I have just downloaded a bunch of
.mp4 files, which are accompanied by
.mp4sub files. If you also wonder, what is this, and what kind of software can be used to play these wideo files, then read on.
There are exactly three
d) files for each
a). An example pattern:
When I rename any of
.mp4sub files into
.mp4 extension, I can play this file with any standard video player, and it seems to be a normal FullHD (1920x1080 resolution) video in MP4 codec.
After a bit of research, I managed to find out, that these seems to be Samsung's 4K / UltraHD demo video files -- one 4K / UHD movie split into four files.
Most UHD / 4K video producers uses "standard" approach. They're encode video in 4096x2304 (FullUHD / Full4K?) or 3840x2160 (UHDReady / 4KReady?) resolution in a standard multimedia container like
.mkv. You only need a one file and a standard video player (of course any, that is able to play video in such big resolution) to play such content.
Since entire 4K / UHD movie is stored in one file, you may expect a very large video files (for example, 309 GB file for 48,5 minutes long "TimeScapes" movie) and around 100 MB/s or more bitrate. Of course, these are bitrates, that assumes best viewing experience, because most demo files for 4K / UHD technology shows nature or beautiful views and are maximally focused on details. We may expect, that commercial, theatrical movies will offer much lower bitrate and eventually a much smaller file sizes.
Samsung took a different approach. Instead of encoding entire 4K resolution in one video, it split it into four files in FullHD format (4K / UHD is often marketed as four times FullHD)1. These are simply four parts (upper-left, upper-right, lower-left and lower-right) of one movie. To get the entire expression of 4K / UHD movie, yo need a special video player, that will play all for files in the same time, sync together and placed in correct parts of 4K / UHD screen.
Since entire 4K / UHD movie is split into four "standard" FullHD files, neither file size nor bitrate aren't too overwhelming. An example demo video (one fourth) have 1 GB size for 7,5 minutes long movie and it is encoded with approx. 20-30 MB/s bitrate. Of course, you have to get these numbers times four to get values for entire 4K / UHD movie. Again, I assume, that these are very good quality-oriented bitrates and file sizes (for the reasons explained above). Standard, commercial FullHD movies usually uses lower bitrates and smaller file sizes.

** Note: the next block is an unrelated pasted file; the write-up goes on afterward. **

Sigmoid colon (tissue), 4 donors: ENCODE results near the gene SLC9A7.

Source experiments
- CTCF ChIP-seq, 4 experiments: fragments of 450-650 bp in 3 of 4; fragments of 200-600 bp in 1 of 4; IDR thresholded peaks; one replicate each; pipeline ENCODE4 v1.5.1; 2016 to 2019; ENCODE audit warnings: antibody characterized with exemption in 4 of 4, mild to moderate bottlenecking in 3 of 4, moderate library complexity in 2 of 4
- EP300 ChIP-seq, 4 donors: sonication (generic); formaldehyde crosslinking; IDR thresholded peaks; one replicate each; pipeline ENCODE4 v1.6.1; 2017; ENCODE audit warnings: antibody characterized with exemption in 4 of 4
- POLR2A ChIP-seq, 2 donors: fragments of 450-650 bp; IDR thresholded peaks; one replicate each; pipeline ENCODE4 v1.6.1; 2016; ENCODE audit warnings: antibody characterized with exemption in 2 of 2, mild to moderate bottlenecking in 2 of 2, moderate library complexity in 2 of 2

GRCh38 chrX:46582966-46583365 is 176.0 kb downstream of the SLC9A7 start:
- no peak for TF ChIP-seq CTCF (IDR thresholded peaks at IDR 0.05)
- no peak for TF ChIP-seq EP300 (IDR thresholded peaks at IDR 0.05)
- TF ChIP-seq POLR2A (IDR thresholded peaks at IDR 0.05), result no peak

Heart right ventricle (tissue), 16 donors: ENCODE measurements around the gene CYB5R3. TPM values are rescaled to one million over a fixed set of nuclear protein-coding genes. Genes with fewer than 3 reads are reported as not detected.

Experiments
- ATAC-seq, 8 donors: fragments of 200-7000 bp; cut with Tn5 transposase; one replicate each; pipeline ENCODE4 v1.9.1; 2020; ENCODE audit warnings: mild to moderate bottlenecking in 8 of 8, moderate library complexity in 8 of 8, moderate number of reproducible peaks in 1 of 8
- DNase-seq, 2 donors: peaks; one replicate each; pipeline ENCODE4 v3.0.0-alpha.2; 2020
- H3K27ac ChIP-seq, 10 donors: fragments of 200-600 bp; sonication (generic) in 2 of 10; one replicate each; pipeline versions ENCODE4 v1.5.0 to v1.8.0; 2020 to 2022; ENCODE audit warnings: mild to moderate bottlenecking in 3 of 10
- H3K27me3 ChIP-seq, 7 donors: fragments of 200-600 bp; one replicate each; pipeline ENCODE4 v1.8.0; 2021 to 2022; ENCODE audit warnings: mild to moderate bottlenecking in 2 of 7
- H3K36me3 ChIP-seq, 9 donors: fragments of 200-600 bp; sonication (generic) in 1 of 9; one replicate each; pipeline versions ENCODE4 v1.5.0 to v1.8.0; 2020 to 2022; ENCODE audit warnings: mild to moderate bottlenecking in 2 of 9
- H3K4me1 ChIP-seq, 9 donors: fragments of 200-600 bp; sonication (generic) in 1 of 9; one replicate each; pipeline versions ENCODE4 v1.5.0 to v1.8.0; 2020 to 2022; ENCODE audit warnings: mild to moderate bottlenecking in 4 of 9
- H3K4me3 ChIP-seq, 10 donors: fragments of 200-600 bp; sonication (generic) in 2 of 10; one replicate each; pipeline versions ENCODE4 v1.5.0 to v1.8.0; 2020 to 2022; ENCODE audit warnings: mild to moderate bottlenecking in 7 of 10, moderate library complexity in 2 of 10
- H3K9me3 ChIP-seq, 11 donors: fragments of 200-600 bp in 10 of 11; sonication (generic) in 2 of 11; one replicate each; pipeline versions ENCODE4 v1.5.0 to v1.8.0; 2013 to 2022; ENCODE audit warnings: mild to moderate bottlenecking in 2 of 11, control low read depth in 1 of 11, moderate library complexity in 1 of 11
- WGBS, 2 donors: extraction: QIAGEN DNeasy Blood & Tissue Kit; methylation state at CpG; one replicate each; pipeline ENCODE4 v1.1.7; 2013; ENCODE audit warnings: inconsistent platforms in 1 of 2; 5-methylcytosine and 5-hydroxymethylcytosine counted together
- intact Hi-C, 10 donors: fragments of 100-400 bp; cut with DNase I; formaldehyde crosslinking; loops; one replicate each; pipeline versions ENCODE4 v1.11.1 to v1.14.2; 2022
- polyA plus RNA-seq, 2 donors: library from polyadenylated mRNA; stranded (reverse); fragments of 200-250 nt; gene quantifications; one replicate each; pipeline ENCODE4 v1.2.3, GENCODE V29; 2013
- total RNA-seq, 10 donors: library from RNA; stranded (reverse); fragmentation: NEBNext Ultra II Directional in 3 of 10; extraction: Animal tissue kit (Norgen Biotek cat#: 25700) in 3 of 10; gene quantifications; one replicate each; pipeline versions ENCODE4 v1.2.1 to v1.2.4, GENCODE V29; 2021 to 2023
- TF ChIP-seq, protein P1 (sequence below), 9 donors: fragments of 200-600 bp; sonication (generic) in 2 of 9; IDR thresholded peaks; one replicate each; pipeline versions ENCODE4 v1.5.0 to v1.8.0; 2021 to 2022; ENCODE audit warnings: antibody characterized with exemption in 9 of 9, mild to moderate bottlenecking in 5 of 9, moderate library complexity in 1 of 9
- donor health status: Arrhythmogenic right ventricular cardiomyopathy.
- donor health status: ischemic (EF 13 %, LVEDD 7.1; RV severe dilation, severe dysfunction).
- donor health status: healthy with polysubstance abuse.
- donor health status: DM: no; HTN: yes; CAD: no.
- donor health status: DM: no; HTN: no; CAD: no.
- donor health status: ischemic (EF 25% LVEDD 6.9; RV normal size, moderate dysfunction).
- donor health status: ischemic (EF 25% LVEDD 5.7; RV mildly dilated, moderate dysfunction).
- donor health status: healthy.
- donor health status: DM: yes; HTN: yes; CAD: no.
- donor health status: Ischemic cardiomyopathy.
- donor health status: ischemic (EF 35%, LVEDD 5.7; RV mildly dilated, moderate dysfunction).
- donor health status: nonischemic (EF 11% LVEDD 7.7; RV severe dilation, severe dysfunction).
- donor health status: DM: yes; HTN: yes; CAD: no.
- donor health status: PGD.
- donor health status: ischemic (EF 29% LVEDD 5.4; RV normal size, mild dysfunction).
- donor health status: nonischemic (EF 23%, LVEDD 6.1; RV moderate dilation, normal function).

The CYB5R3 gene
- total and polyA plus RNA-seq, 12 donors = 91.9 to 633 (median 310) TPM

My demo movie comes with information, that suggests, that VLC (for both Windows and MacOS), starting from version 2.0.1 is able to play these files correctly. However, I can't confirm this. My VLC 2.1.5 plays only first (
.mp4) file. Maybe it need certain configuration or special codec for this purpose (see below)?
When digging through extra files, that came with my demo movies, I found (again, unconfirmed) information for both Windows and MacOS, about CineForm codec, that may be used to encode 4K / UHD movies.
Install the GoPro Cineform Studio. This should install the codecs which will allow you to play back the cinceform AVI with your player of choice - VLC or Windows Media Player.
The cineform avi can be played back with quicktime. Copy the quicktime codecs to Macintosh HD > Library > Quicktime
If you are having issues, the H264 will play back in both Quicktime and VLC. We have had better performance using VLC to play back the H264.
That's all, I managed to discover about
.mp4sub files so far.
1 For past few years Samsung is quite well known for "strategy" of "how to make simple things really complex". This is an example of it.